Keep Your Family Safe: Practice Operational Security on Social Media


Story Number: NNS100111-02Release Date: 1/11/2010 2:13:00 PM
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By Bruce Moody, Fleet and Family Support Program, Commander, Navy Installations Command

WASHINGTON (NNS) -- Sailors and Navy families can prevent potential adversaries from discovering critical information on social media sites by practicing operational security.

Examples of critical information includes where a ship is going and when it is returning home or information about Sailors who deploy as individual augmentees.

Navy families, too, should remain vigilant in not volunteering any information that could unnecessarily put their Sailors in harm's way. Deployed and even day-to-day operations are in many cases classified, and those sharing information with each loved ones or friends should recognize the importance of keeping sensitive information secure.

"Family members are vital to the success of the Navy," Shauna Turner, manager of the Deployment Support Program at the Fleet and Family Support Program, said. "But, potential adversaries also understand this."

It is not unprecedented for spouses and family members of U.S. military personnel to be targeted for intelligence collection. This is true in the United States and especially true overseas.

Navy family members all know some bits of critical information. It may not be classified, and it may even seem insignificant. But, to the potential adversary, it is a piece of the puzzle. The power of emerging media tools is a two-edged sword: It makes information exceptionally accessible when posted - for anyone who is interested, including potential adversaries.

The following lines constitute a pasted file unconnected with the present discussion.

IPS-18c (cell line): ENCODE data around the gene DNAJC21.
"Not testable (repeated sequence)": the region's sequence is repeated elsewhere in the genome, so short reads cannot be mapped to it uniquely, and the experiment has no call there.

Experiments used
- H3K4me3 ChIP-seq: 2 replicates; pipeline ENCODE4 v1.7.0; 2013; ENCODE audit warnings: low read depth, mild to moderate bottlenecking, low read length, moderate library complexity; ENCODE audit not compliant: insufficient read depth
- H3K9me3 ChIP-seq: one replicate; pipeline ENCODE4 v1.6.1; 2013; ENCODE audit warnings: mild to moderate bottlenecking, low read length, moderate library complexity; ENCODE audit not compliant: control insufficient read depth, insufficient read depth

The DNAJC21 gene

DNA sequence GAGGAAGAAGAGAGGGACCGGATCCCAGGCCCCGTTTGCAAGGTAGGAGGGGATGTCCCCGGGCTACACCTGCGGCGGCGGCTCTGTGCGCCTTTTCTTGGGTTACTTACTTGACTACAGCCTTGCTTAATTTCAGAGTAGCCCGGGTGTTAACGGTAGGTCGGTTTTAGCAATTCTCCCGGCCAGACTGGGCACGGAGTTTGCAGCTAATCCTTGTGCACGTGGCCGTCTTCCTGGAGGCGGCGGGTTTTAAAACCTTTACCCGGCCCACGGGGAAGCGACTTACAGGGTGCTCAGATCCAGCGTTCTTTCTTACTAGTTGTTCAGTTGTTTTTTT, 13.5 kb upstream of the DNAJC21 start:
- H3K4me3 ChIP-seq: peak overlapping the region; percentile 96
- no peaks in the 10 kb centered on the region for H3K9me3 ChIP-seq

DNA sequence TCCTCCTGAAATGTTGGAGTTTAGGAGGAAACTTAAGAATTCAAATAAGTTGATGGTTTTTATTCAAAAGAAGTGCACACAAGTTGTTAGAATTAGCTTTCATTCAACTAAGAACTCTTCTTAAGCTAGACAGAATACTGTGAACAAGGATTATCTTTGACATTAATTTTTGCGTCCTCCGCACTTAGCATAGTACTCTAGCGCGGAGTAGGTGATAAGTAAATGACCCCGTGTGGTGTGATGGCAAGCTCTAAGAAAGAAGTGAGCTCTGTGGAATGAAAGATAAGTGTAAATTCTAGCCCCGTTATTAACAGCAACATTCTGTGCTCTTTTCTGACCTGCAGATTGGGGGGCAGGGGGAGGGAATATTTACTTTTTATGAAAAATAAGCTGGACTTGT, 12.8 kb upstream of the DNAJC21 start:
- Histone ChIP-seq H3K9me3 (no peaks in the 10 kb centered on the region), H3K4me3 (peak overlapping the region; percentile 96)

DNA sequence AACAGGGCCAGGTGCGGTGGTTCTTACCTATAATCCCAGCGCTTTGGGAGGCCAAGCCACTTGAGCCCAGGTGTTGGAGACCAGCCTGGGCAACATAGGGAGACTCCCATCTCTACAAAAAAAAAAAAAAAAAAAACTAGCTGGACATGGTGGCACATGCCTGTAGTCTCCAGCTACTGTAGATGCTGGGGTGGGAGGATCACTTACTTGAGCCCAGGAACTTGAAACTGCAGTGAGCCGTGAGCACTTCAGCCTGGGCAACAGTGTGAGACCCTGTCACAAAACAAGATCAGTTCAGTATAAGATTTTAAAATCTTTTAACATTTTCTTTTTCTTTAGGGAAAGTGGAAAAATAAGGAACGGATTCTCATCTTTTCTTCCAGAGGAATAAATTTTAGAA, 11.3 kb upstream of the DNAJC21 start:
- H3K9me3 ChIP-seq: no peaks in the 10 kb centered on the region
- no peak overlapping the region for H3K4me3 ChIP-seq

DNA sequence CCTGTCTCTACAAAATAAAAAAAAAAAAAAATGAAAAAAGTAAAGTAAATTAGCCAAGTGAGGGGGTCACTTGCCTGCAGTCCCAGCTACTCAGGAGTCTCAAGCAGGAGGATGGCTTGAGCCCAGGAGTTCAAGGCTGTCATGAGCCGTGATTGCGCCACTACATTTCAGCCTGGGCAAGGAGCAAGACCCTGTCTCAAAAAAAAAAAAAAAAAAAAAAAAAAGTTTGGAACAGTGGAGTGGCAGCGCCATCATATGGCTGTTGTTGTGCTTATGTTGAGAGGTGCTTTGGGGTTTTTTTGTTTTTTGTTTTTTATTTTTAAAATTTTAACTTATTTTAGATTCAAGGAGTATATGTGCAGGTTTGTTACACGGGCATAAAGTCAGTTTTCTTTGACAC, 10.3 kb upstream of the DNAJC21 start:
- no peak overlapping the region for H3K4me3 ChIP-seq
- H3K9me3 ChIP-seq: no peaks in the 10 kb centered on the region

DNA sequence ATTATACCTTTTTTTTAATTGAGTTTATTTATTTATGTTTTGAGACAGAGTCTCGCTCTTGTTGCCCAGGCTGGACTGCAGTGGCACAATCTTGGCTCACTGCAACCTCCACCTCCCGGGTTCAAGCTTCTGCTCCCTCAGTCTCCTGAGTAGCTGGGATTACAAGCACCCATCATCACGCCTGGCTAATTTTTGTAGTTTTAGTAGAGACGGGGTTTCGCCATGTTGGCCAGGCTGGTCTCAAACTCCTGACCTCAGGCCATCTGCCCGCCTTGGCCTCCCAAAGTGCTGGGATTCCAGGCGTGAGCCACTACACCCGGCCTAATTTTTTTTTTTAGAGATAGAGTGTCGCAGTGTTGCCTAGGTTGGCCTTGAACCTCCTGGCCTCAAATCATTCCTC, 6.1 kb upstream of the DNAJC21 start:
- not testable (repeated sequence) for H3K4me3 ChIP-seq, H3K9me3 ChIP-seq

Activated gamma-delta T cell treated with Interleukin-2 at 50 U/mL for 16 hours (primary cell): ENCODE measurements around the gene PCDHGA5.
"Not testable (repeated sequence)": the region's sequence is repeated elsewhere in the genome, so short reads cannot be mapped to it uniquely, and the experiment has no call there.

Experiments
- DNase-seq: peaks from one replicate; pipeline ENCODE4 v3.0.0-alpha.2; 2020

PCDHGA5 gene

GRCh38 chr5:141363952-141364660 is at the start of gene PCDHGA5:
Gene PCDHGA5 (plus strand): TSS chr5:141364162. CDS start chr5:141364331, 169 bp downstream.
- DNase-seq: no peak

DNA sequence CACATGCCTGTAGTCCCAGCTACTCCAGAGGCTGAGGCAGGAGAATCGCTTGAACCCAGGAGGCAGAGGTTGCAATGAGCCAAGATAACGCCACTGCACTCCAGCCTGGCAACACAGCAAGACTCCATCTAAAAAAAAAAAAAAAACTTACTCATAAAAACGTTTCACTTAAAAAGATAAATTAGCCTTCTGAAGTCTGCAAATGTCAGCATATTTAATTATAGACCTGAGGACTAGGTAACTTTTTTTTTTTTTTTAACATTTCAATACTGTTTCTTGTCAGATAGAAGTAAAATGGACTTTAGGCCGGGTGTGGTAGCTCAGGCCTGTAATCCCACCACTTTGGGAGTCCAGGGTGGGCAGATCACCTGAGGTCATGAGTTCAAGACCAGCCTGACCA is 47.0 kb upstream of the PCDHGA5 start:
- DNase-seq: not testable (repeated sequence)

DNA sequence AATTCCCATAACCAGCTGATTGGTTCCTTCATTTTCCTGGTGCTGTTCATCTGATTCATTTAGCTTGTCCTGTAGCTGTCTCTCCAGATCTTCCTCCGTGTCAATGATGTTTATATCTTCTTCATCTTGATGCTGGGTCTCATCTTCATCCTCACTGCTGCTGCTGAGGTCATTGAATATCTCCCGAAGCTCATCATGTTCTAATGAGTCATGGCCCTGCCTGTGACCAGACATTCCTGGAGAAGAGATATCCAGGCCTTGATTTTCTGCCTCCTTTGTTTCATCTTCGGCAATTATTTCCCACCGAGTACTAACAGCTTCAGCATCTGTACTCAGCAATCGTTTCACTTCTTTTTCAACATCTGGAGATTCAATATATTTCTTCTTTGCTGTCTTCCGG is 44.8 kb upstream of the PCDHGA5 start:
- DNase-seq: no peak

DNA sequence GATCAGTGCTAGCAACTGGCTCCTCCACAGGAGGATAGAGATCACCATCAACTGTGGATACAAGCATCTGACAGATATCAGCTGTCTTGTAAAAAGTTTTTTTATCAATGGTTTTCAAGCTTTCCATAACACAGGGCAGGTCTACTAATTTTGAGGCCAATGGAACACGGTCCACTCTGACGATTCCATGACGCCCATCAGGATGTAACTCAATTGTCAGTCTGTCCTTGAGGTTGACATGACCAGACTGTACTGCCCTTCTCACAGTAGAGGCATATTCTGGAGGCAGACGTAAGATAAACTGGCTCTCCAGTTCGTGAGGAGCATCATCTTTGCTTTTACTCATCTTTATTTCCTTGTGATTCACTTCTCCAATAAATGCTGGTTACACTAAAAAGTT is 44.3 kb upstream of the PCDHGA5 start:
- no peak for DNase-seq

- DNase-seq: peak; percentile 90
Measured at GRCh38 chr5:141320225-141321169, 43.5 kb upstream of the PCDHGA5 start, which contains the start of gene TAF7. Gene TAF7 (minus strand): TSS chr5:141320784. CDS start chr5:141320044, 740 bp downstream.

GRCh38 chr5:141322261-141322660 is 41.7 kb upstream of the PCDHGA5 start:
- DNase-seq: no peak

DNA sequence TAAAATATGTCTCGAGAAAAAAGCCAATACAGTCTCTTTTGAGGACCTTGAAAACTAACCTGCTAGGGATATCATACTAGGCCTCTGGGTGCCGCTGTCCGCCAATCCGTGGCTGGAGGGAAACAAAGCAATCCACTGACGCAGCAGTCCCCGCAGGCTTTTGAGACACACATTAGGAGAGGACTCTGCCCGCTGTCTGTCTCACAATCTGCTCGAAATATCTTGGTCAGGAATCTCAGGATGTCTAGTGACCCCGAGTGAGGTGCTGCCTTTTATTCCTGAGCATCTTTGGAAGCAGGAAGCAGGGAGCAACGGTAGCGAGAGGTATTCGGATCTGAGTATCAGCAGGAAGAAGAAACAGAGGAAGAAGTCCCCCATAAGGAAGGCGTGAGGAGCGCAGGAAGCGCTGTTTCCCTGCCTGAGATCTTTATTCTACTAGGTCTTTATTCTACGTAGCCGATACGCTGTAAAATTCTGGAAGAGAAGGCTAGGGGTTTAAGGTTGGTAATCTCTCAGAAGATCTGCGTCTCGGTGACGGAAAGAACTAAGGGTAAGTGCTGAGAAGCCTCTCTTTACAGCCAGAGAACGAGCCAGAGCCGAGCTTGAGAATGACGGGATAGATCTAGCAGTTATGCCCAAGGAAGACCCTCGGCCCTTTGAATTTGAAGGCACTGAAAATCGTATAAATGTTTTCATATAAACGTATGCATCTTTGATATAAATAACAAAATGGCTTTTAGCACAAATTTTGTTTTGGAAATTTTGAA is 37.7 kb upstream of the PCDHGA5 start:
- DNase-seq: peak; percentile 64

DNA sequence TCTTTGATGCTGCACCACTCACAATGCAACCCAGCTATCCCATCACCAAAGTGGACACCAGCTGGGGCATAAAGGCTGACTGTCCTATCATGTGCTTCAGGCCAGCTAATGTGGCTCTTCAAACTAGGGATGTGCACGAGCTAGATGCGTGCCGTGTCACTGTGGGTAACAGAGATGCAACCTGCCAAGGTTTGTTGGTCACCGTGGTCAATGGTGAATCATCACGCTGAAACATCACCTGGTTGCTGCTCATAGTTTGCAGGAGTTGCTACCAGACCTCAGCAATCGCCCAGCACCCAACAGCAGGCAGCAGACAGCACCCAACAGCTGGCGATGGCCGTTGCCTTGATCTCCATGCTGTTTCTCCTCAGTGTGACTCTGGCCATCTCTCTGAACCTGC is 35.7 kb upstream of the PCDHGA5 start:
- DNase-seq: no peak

When communicating on social media sites do not post the following information:
- Exact deployment dates or return dates. This applies to ships, subs, squadrons and individual augmentees.
- Dates or location of a ship's upcoming ports of call.
- Detailed information about a mission.
- References to trends in crew's morale or an individual's personal problems.
- Details concerning security procedures, response times or tactics.
- Information about equipment readiness.
- Speculations about future operations.

"The main rule is to simply use common sense," Turner said. "Think before you post. Anything you post on social media, including photos, is instantly available around the world. When in doubt, don't post it."

Social media sites allow Sailors and Navy families to keep in contact like never before. It is a wonderful way to feel close to someone who is far away. Sailors and Navy families are encouraged to enjoy the connection that social media offers while practicing operational security and keeping mindful of the risks presented with the widespread dissemination of information.

For more news from Commander, Navy Installations Command, visit www.navy.mil/local/cni/.

 
 
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